What is Arbitration?
Arbitration is one of various methods that together are referred to as alternative dispute resolution or ADR. As suggested by the name, the idea behind methods of ADR is to provide an alternative to filing a lawsuit and going to court, which is the traditional method for resolving legal disputes. Arbitration and similar alternatives were primarily designed to provide for a streamlined and cost-conscious option to deal with a legal issue. Below we'll take a look at when arbitration is an option, how it works, and how it differs from going to court.
When can I Arbitrate?
Anyone can agree to arbitrate a disagreement or legal issue, but the key word is "agree". Simply because one of the parties in a dispute desires to enter into arbitration does not take away another party's right to go to court. Arbitration only comes about when two parties agree to it, either before or after a legal dispute comes up. For this reason, agreements to arbitrate disputes are typically found somewhere in a written contract agreed to by both parties.
Still, this doesn't mean that agreements to arbitrate are rare. Far from it. Although many people may not be aware or conscious of it, consumers every day agree to resolve potential legal problems via arbitration (or some other method of alternative dispute resolution) in the course of their shopping, traveling, and numerous every-day transactions. For example, online shoppers may or may not be surprised to discover that if they read the fine print disclaimers or notices on their favorite travel website, it may contain agreements to resolve any disputes via arbitration or a similar form of ADR.
How Arbitration Works
Although arbitration is used broadly to describe a method of alternative dispute resolution, arbitrations themselves can take many forms. In almost any arbitration, however, the complaining party will send the opposing party a notice of their intent to arbitrate a dispute, outlining the basis for the dispute. There is typically a period for response, followed by the selection of arbitrators, and then the hearing itself.
Arbitrations are sometimes presided over by a panel of arbitrators, as opposed to just one arbitrator. Regardless, the selection process is typically outlined either in the contract, but typically some type of input from both parties is requested.
The rules of arbitration themselves can also vary widely. In many circumstances, a contract will specify the rules and timelines that will be applied in a dispute. These are typically more streamlined but parties should refer to their contract or the rules specified therein for the exact rules that govern their dispute. An attorney specializing in alternative dispute resolution can also provide valuable assistance in such matters.
In general, the arbitration process involves many of the same components as a courtroom trial. For example, evidence is presented, arguments are made, witnesses are called and questioned by the parties, and so forth. However, many of these facets are simplified or limited so as to make the process quicker than the typical courtroom trial.
Following the required hearings, an arbitrator or a panel of arbitrators will usually deliver a ruling to the parties within a specific period of time. Depending on the type of arbitration, this ruling may be final, or there may be options to appeal.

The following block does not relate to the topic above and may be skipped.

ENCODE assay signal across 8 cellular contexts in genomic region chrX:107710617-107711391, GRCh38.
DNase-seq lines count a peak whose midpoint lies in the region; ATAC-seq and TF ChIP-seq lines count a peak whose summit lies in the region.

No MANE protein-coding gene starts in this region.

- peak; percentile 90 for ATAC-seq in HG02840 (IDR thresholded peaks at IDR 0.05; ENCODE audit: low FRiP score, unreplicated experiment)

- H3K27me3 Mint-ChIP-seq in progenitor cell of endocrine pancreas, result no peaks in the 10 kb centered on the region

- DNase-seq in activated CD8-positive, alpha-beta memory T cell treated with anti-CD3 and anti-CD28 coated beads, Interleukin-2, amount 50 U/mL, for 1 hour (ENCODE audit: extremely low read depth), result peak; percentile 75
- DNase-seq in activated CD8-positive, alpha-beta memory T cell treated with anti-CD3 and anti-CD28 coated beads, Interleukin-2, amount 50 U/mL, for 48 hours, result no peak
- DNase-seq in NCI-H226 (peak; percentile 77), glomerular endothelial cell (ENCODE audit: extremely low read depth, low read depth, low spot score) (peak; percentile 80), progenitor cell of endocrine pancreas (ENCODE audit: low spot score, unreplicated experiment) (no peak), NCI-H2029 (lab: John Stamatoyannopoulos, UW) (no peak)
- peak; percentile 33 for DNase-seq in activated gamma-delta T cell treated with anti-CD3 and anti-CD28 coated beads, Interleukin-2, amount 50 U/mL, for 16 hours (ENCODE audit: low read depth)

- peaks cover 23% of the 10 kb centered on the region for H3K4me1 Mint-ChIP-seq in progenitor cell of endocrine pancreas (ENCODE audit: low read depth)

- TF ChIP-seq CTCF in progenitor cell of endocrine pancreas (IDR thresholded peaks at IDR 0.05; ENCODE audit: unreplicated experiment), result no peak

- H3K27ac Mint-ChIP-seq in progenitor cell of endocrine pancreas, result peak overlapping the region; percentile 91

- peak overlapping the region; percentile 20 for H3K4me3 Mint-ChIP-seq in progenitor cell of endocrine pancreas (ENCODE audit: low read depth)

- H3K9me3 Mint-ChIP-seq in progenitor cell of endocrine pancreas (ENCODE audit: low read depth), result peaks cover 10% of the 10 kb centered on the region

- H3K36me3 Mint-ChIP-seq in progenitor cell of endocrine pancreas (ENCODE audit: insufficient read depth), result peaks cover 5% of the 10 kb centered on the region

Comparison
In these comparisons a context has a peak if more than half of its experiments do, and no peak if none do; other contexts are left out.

Arbitration vs. Litigation
Comparisons between arbitration and traditional litigation (or a lawsuit) are frequent. To some extent, these comparisons will depend on the perspective of the individual or company involved. However, in general, arbitration is often viewed as a more streamlined and less expensive method of resolving a dispute between two parties.
For consumers, however, this is not always the case. For example, when a legal issue is relatively minor and doesn't involve a large amount of money, small claims courts can offer a relatively quick and inexpensive method for resolving a dispute even when compared to arbitration. Having to pay for an arbitrator's time and the associated expenses, might discourage consumers from making relatively minor claims, although sometimes the costs are shared or even covered.
The difference between arbitrators and judges is important to consider, as well. When someone files a case in court, neither they nor the defending party get any input into who the judge will be. Judges are typically assigned randomly to a case. However, with an arbitration, the parties often have some input into who will end up being their arbitrator. For example, both the complaining and responding party may be allowed to select from a pool of arbitrators, or eliminate choices from provided options, etc. Arbitrators can also be required to be experts in the field or industry involved in a dispute, whereas a judge may or may not have such expertise. On the flip side, some would suggest that this randomness and lack of selection is a plus for litigation, as judges have no reason to worry about whether they will ever be "picked" to decide another case for the parties before them.
Another potential benefit that arbitration has with respect to going to court is that the proceedings are typically not part of the public record and may have more streamlined procedures and rules. For individuals who seek to resolve their dispute quickly and keep the details private, these considerations may prove valuable. These are just some of the differences between arbitration and going to court, but with the growing use of arbitration in employment, business, and other venues, it is important to be informed about arbitration and related methods of ADR.